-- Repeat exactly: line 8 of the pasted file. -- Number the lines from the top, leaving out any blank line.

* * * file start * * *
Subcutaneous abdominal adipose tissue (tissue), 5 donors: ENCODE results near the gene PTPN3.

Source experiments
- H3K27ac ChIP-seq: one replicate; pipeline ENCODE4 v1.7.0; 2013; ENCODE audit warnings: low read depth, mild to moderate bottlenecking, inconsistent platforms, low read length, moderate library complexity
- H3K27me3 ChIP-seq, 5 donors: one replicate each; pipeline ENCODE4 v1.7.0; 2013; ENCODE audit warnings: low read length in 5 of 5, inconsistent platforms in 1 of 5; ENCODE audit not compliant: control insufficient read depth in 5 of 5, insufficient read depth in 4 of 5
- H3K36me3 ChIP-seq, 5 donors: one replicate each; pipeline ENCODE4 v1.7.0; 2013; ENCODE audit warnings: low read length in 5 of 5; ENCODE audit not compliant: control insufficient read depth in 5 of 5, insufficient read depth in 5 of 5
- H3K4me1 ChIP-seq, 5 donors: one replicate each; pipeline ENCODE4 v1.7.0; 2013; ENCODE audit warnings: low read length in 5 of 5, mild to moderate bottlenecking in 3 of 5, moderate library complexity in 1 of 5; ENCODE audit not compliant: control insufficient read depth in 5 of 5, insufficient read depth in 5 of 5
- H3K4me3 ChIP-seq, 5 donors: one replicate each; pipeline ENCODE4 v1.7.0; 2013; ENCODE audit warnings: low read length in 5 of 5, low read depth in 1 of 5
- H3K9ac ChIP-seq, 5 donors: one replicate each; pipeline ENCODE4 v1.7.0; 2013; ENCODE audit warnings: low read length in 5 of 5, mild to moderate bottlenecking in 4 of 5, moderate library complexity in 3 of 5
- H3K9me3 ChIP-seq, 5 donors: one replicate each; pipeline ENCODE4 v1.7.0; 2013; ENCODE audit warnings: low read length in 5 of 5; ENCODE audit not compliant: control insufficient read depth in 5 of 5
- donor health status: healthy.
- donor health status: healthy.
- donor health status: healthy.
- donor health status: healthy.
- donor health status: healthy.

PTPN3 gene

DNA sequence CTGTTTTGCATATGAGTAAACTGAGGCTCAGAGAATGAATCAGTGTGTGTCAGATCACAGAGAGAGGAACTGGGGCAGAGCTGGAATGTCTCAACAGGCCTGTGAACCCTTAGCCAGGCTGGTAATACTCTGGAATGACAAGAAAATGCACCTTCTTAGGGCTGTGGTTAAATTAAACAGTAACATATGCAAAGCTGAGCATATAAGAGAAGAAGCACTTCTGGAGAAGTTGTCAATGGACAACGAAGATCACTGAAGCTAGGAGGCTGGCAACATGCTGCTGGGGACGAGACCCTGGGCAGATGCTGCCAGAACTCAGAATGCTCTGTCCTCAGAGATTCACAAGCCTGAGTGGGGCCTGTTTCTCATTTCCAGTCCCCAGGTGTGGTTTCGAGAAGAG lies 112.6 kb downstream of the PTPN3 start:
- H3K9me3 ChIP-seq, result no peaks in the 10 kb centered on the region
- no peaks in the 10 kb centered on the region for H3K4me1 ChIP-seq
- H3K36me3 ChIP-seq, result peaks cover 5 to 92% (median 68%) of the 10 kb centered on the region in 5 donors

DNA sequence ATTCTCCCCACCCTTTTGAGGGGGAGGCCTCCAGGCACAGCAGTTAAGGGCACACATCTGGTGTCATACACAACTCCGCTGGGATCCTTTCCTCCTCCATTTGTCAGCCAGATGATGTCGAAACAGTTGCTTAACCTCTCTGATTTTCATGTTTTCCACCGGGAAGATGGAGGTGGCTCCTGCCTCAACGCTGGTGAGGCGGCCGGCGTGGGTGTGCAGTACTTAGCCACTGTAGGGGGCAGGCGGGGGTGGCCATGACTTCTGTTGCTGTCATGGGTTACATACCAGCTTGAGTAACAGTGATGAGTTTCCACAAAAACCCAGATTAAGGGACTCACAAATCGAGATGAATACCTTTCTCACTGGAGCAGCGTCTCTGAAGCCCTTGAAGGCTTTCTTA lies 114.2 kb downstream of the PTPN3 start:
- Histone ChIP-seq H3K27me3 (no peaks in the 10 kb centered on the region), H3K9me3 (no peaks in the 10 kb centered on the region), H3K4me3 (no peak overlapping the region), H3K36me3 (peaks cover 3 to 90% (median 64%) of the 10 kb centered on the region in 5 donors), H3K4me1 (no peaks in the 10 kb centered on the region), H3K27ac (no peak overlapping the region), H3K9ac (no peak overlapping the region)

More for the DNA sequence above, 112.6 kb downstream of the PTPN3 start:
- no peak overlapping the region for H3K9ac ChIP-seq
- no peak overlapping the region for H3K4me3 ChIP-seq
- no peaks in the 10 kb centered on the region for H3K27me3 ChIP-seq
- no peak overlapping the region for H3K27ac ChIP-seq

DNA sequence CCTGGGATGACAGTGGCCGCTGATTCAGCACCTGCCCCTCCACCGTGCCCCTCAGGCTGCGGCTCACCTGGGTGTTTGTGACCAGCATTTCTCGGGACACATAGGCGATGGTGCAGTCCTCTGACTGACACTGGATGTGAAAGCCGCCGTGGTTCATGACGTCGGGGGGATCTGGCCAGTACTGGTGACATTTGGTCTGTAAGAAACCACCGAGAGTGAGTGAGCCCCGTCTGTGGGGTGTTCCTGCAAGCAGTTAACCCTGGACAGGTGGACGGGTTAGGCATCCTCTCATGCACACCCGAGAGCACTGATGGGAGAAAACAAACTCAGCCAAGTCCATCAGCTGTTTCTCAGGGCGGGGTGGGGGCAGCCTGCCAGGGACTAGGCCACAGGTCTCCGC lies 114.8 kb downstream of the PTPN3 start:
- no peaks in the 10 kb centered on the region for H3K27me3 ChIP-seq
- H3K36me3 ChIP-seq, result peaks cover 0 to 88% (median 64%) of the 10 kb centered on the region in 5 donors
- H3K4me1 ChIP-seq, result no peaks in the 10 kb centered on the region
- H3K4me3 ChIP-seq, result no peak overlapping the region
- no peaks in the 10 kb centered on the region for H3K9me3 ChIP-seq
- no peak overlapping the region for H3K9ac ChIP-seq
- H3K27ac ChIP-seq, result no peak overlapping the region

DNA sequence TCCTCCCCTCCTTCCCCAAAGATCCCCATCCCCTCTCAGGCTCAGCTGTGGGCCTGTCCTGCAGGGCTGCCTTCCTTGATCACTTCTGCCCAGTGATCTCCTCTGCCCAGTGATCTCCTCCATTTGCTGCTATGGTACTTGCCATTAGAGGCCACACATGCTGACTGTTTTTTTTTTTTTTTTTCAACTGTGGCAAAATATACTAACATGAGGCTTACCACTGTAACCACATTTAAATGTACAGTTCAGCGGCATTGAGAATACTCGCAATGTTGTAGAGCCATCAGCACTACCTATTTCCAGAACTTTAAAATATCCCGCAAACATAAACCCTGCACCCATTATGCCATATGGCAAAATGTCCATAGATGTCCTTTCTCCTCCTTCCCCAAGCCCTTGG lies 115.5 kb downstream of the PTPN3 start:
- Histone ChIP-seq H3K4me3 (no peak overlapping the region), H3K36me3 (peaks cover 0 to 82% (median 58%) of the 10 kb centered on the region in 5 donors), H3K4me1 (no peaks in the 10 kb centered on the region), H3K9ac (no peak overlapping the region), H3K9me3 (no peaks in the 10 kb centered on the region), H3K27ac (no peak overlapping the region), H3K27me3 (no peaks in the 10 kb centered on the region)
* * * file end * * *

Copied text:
- H3K9ac ChIP-seq, 5 donors: one replicate each; pipeline ENCODE4 v1.7.0; 2013; ENCODE audit warnings: low read length in 5 of 5, mild to moderate bottlenecking in 4 of 5, moderate library complexity in 3 of 5